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Seung Ah Choi, Sangjoon Chong, Pil Ae Kwak, Youn Joo Moon, Anshika Jangra, Ji Hoon Phi, Ji Yeoun Lee, Sung-Hye Park and Seung-Ki Kim

OBJECTIVE

Endothelial colony-forming cells (ECFCs) isolated from pediatric patients with moyamoya disease (MMD) have demonstrated decreased numbers and defective functioning in in vitro experiments. However, the function of ECFCs has not been evaluated using in vivo animal models. In this study, the authors compared normal and MMD ECFCs using a chronic cerebral hypoperfusion (CCH) rat model.

METHODS

A CCH rat model was made via ligation of the bilateral common carotid arteries (2-vessel occlusion [2-VO]). The rats were divided into three experimental groups: vehicle-treated (n = 8), normal ECFC-treated (n = 8), and MMD ECFC-treated (n = 8). ECFCs were injected into the cisterna magna. A laser Doppler flowmeter was used to evaluate cerebral blood flow, and a radial arm maze test was used to examine cognitive function. Neuropathological examinations of the hippocampus and agranular cortex were performed using hematoxylin and eosin and Luxol fast blue staining in addition to immunofluorescence with CD31, von Willebrand factor, NeuN, myelin basic protein, glial fibrillary acidic protein, and cleaved caspase-3 antibodies.

RESULTS

The normal ECFC-treated group exhibited improvement in the restoration of cerebral perfusion and in behavior compared with the vehicle-treated and MMD ECFC-treated groups at the 12-week follow-up after the 2-VO surgery. The normal ECFC-treated group showed a greater amount of neovasculogenesis and neurogenesis, with less apoptosis, than the other groups.

CONCLUSIONS

These results support the impaired functional recovery of MMD ECFCs compared with normal ECFCs in a CCH rat model. This in vivo study suggests the functional role of ECFCs in the pathogenesis of MMD.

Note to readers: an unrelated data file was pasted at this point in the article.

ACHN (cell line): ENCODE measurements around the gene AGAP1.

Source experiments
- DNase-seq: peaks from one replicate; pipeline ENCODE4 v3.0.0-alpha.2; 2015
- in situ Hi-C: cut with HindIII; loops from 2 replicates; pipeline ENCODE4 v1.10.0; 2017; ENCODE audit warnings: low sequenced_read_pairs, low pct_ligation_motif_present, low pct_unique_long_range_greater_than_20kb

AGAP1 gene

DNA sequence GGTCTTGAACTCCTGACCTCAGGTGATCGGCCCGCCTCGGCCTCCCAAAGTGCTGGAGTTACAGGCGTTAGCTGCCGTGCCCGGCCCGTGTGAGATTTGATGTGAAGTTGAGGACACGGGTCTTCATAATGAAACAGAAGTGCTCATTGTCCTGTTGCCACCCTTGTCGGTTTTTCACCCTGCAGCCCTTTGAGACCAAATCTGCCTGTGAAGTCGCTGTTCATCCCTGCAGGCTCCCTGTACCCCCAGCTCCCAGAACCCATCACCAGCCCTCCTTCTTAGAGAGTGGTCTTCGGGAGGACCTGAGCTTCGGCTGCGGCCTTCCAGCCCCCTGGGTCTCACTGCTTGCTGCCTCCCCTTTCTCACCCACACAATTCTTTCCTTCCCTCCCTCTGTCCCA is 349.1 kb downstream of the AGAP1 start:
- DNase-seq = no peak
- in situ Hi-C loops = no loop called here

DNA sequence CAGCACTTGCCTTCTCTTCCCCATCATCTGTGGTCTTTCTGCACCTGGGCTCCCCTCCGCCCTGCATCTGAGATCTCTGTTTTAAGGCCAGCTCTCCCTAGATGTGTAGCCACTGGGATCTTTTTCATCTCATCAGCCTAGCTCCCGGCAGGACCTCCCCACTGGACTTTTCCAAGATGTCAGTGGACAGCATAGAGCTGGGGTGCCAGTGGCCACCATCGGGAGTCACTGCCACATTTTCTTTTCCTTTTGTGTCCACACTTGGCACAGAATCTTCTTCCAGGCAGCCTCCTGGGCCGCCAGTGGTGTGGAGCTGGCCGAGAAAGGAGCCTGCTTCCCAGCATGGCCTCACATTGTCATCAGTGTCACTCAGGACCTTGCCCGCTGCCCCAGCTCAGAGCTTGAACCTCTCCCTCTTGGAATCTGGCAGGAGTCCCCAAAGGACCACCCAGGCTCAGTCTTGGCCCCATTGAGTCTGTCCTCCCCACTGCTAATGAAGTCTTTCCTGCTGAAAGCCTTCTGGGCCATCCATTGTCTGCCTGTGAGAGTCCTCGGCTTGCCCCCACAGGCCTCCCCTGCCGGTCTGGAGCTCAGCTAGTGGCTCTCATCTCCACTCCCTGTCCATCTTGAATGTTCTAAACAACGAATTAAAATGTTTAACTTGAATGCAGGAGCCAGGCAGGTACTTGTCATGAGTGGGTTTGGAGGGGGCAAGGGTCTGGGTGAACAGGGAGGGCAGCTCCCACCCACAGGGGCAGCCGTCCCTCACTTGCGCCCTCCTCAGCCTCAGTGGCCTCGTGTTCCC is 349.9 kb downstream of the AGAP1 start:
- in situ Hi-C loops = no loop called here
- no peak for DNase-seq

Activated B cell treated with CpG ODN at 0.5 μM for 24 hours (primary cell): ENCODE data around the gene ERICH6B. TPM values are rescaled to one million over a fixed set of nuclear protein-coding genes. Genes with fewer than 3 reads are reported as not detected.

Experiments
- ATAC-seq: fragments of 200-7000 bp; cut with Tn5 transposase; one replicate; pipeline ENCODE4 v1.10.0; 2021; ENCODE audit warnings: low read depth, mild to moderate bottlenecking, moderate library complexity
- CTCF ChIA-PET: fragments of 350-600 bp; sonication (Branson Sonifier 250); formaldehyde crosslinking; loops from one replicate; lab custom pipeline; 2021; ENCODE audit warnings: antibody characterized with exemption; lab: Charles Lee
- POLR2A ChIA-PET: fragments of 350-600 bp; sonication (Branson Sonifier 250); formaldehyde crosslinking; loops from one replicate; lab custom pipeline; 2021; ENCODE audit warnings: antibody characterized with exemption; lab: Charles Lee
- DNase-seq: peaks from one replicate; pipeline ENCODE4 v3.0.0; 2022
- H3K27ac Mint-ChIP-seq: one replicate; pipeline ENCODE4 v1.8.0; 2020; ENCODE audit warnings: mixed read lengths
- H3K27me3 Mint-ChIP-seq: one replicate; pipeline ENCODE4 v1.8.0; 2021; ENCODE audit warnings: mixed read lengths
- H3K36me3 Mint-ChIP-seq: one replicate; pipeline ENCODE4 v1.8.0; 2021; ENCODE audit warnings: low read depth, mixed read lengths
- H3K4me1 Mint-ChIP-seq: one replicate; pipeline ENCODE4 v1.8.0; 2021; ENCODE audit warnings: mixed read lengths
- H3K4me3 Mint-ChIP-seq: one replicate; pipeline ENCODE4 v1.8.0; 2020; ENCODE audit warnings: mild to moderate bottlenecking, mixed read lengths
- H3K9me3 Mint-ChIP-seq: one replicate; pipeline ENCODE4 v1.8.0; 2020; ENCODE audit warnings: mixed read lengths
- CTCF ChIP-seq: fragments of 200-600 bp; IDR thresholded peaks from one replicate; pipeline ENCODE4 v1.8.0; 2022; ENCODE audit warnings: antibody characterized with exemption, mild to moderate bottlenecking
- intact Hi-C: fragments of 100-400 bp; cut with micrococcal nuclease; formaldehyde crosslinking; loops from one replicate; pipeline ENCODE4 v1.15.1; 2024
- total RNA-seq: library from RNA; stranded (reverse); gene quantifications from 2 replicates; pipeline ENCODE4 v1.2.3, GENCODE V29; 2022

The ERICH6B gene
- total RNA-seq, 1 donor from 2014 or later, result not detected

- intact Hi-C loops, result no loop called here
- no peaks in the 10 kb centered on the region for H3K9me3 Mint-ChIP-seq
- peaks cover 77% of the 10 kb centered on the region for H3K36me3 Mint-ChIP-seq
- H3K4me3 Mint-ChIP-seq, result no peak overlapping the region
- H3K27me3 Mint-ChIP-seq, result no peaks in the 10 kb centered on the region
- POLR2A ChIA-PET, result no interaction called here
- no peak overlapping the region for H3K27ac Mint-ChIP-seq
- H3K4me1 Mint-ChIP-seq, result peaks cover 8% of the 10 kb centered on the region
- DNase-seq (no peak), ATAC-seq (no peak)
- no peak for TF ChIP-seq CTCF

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Ji Hoon Phi, Jin Hyun Kim, Kyoung Mi Eun, Kyu-Chang Wang, Ki Ho Park, Seung Ah Choi, Young Yim Kim, Sung-Hye Park, Byung-Kyu Cho and Seung-Ki Kim

Object

Supratentorial primitive neuroectodermal tumor (PNET) and medulloblastoma are highly malignant embryonal brain tumors. They share morphological similarities, but differ in their differentiation patterns and global gene expression. The authors compared the expression of specific genes involved in neuroglial differentiation in supratentorial PNETs and medulloblastomas to define the distinct characters of these tumors.

Methods

The mRNA expression of 8 genes (SOX2, NOTCH1, ID1, ASCL-1, NEUROD1, NEUROG1, NEUROG2, and NRG1) was evaluated in 25 embryonal tumors (12 supratentorial PNETs and 13 medulloblastomas) by quantitative real-time polymerase chain reaction. The expression levels of the transcripts of these genes were compared between the tumor groups. Activation of the JAK/STAT3 pathway was assessed by immunoblotting. Relative expression levels of STAT3 and phosphorylated STAT3 proteins were compared.

Results